Toby has had quite a bad cold and as a result hasn't been sleeping, thus Phil and I haven't been sleeping either, but that doesn't mean that the responsibilities are on hold for the day. There are no sick days as a parent no matter how cruddy or sleep-deprived or manic you may feel. In said state of cruddy, sleep-deprived mania, I decided that being a parent is like being a one-man circus for both mums and dads. Here's why:
I'll start with the most obvious comparison. I wrote a post a while back about juggling my responsibilities and it's never more true than when you have a poorly/clingy/teething child who doesn't understand that although you desperately want to take away their pain and upset, you simply can't. Whilst you feel terrible about your lack of superhuman abilities to heal the sick, you still have to try and keep yourself, your child/ren, your house and your work clean, tidy, dressed, fed and up-do-date. Not easy when your gorgeous, darling, snot-infested little love screams the moment you move further than a metre away (Toby has tape-measure eyesight, I'm sure of it) So you juggle, balancing your baby on your hip while you schedule a blog post, reply to emails, make sandwiches and wash the dishes. Oh to own a dishwasher...
2. Walking the Tightrope
We live in a 200-year-old cottage, so balance and accuracy is necessary in order to creep stealthily out of Toby's room without stepping on a toy, loose floorboard, the cat, my own foot or stray carrot from tea. It is like having a thin tightrope upon which I have to balance precariously if I am to stand any chance to putting down my Toby-shaped juggling ball for half an hour during naptime. Half an hour, I mean come on kiddo, can't I get a good solid hour?
3. Lion Taming
Don't pretend you don't get this reference. I refer once again to the snotty, clingy child who won't let you move too far away yet get too close with a medicine spoon or syringe and you're at risk of serious injury from tiny, cute, vicious nails clawing your eyes out. Have I got the only child in the world who will fight me until the bitter end to avoid a dose of Calpol?! I'd drink it for him if it'd do any good because it's lovely. NB I most certainly do not, under any circumstances, have what's left on the spoon. Often.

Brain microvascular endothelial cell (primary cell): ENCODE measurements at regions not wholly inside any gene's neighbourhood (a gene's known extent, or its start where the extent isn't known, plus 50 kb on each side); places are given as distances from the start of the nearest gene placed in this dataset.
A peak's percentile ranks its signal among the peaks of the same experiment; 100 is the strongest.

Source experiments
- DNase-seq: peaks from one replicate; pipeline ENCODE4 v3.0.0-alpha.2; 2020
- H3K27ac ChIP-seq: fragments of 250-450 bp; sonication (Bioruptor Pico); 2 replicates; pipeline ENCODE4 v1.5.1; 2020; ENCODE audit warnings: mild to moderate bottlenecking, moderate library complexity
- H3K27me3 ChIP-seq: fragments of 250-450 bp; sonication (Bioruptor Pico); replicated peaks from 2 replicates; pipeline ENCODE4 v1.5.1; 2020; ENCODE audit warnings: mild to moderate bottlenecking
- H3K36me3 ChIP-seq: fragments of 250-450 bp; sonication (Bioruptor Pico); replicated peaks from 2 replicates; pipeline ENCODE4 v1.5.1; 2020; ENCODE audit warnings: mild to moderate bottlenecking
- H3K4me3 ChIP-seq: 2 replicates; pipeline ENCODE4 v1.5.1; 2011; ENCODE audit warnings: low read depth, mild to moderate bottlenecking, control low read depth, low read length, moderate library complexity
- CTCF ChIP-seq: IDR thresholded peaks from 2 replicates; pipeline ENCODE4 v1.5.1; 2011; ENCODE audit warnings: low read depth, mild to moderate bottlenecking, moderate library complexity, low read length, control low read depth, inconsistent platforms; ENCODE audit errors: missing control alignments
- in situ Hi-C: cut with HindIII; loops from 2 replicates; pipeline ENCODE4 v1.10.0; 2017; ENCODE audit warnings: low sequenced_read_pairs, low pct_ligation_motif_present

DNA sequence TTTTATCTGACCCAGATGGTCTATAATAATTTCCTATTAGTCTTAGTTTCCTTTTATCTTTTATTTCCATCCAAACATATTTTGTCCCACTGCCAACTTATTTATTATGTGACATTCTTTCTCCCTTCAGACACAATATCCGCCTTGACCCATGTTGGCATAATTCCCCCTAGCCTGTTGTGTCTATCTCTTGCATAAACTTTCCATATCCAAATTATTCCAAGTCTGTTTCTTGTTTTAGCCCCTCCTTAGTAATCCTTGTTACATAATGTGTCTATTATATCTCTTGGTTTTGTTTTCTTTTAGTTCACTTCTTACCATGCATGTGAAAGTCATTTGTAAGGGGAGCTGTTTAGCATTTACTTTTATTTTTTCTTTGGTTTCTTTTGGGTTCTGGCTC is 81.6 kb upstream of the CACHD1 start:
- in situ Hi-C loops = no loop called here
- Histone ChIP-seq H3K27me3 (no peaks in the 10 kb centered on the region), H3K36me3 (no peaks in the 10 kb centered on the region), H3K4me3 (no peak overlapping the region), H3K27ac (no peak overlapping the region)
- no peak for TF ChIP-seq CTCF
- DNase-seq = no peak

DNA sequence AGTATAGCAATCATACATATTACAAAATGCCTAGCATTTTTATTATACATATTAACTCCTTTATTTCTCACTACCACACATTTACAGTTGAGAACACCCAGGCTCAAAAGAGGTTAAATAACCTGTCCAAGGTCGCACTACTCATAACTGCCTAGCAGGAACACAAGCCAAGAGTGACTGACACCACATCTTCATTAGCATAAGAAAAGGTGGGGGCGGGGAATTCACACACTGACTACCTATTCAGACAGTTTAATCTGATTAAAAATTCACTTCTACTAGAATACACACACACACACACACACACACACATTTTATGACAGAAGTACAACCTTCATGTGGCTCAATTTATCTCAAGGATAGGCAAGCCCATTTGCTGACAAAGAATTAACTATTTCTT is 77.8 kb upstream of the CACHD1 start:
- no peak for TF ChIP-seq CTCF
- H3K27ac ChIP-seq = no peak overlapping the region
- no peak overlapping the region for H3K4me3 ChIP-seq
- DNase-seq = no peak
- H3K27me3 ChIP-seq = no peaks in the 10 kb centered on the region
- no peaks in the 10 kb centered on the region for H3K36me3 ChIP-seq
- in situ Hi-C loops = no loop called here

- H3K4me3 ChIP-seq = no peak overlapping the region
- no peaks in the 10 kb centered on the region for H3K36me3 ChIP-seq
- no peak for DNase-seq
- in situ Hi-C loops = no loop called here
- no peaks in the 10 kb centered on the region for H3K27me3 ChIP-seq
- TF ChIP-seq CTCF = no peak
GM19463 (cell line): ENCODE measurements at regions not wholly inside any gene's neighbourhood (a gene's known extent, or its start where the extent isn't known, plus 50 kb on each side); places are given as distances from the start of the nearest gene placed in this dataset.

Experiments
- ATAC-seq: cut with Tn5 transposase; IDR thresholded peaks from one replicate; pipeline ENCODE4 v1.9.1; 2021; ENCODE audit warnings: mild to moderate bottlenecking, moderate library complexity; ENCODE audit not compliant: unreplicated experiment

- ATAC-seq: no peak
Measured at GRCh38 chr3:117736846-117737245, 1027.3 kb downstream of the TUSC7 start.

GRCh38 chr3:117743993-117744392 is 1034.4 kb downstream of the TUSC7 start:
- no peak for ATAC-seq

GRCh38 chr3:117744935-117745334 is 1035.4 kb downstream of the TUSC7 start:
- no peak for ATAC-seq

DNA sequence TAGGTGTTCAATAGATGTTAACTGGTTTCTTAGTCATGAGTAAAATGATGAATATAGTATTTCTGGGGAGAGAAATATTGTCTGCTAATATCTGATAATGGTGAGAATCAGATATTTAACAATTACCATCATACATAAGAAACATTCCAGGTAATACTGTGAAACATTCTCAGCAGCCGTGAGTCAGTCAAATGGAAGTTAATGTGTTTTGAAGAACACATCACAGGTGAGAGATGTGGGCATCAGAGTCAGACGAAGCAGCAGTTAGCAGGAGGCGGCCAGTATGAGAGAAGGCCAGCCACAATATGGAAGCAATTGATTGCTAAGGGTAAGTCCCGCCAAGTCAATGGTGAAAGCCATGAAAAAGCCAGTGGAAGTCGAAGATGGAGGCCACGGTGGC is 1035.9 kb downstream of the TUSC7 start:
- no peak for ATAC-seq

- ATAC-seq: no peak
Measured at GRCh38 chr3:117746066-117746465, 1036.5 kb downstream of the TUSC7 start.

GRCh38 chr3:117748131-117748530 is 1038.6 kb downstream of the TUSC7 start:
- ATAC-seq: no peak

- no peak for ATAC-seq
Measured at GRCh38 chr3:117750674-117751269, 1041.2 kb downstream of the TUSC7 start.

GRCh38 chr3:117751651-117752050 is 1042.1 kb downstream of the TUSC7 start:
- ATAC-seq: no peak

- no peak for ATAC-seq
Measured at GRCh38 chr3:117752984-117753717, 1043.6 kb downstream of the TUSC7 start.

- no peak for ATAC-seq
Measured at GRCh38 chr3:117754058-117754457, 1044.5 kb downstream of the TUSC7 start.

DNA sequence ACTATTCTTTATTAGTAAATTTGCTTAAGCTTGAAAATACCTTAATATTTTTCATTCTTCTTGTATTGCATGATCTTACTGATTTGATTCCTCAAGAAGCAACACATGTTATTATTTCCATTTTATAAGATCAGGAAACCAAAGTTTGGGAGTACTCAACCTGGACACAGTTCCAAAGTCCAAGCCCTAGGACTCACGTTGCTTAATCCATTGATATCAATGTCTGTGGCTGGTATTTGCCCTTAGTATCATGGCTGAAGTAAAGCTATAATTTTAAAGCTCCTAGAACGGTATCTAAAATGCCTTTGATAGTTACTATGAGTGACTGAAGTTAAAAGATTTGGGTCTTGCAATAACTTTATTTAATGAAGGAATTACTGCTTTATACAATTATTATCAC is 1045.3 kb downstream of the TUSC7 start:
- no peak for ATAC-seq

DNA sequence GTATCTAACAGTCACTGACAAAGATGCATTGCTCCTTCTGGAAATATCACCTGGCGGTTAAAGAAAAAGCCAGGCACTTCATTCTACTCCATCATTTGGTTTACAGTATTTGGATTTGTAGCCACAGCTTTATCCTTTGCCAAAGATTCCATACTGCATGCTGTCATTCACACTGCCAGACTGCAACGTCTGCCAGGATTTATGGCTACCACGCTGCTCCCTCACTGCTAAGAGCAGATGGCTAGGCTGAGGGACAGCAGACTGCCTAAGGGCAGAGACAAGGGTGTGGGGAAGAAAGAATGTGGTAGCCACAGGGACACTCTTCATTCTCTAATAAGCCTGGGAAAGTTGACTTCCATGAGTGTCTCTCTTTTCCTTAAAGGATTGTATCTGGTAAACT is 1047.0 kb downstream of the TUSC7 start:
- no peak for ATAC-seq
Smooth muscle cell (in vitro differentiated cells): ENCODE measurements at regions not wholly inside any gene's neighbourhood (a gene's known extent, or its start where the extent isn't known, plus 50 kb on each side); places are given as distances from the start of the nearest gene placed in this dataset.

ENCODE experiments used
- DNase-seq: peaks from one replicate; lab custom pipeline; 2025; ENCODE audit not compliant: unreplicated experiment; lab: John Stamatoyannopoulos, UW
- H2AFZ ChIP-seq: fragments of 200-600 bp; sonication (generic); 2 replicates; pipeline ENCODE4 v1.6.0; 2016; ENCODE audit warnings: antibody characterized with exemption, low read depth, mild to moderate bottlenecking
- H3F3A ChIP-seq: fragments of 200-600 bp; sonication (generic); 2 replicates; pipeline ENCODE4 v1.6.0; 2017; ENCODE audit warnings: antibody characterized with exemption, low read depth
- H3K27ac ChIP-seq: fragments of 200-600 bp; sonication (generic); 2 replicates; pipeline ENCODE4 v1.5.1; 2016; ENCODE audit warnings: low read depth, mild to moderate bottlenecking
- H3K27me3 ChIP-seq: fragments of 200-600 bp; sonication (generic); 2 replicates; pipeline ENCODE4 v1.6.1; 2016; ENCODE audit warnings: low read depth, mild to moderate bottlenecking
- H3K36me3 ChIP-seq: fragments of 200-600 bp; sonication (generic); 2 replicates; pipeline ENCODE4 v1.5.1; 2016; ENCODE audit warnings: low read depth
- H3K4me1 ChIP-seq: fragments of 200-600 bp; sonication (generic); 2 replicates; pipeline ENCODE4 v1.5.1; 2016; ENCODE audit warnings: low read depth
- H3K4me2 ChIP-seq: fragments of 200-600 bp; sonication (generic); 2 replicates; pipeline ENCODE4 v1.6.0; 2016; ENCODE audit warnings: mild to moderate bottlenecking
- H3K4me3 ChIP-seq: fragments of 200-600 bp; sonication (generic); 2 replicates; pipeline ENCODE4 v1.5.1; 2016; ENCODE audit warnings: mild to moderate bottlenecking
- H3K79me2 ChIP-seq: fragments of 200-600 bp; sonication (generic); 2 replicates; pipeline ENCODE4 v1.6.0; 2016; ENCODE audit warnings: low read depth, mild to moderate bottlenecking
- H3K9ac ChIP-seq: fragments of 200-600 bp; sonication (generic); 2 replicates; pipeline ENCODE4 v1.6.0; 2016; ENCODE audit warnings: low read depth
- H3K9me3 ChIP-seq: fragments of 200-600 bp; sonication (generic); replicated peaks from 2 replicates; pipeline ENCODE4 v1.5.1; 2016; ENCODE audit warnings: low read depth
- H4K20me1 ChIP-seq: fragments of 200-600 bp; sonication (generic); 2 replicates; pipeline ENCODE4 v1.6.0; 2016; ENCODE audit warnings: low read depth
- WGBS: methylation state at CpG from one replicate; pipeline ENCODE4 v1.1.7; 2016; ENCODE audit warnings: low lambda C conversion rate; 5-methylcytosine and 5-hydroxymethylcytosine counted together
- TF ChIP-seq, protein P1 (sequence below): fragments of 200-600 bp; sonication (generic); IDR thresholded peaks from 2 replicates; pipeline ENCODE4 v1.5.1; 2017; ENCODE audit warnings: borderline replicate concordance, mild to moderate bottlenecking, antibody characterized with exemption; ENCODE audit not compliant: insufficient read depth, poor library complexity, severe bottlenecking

4. Clowning Around
What is it that changes in your head when you give birth which makes singing, dancing, pulling faces, making silly noises and generally humiliating yourself in public acceptable for the sake of entertaining your child? I'm a shy person, or at least I was until the day I found myself singing and signing the 'Hello' song from Something Special to Toby as we wandered through town. Damn you Mr Tumble!
Your baby is trying to launch himself off of the changing table and you have to keep him up there whilst also reaching for the wipes he threw on the floor and using your third hand to stop him from planting his foot into the dirty nappy. Oh, that's right, there is no third hand. Wishful thinking...
6. Human Cannonball
The only way to get across the room fast enough to stop your little one from falling, eating pet food, climbing into the bin, pulling cables out of the TV or putting their hand into the dog's mouth. Even once you've launched yourself across the room to save them, they simply don't learn and move on to the next thing as soon as your back is turned.
7. Bearded Lady
Okay, so maybe not quite a beard, but who has time to shave their legs these days?
8. Fire Eating
If you get the chance to eat a hot meal, you grab that plate and shovel the food down your neck without hesitation, even if it is piping hot. You have a matter of seconds before your children will notice you have food and want to share. Even if they were asleep, they can smell it, they will wake up for a bite.
You've hopped, skipped and jumped around the house to get everything and everyone ready for a trip out then as you run to the car to usher the children in, someone's forgotten their teddy, someone wants a wee, someone doesn't want to go. You backflip, somersault and leap your way between the teddy hunt, toilet and crying toddler stubbornly refusing to move until everyone is back in the car and you're on the move.
Story time requires many different voices for each character and if you're really on the ball, sometimes even props too. Absolutely fantastic ways to engage your child in literary activities, but an eagle-eyed toddler may not be happy to see your mouth moving at the same time as the puppet's who is telling the story. Keep the magic alive; learn ventriloquism!
So there we have it. I think the evidence is conclusive that whatever job you thought you had being a parent means that above all else you are, without a doubt, a circus. Would you take a career change? No, me either.Suggest a correction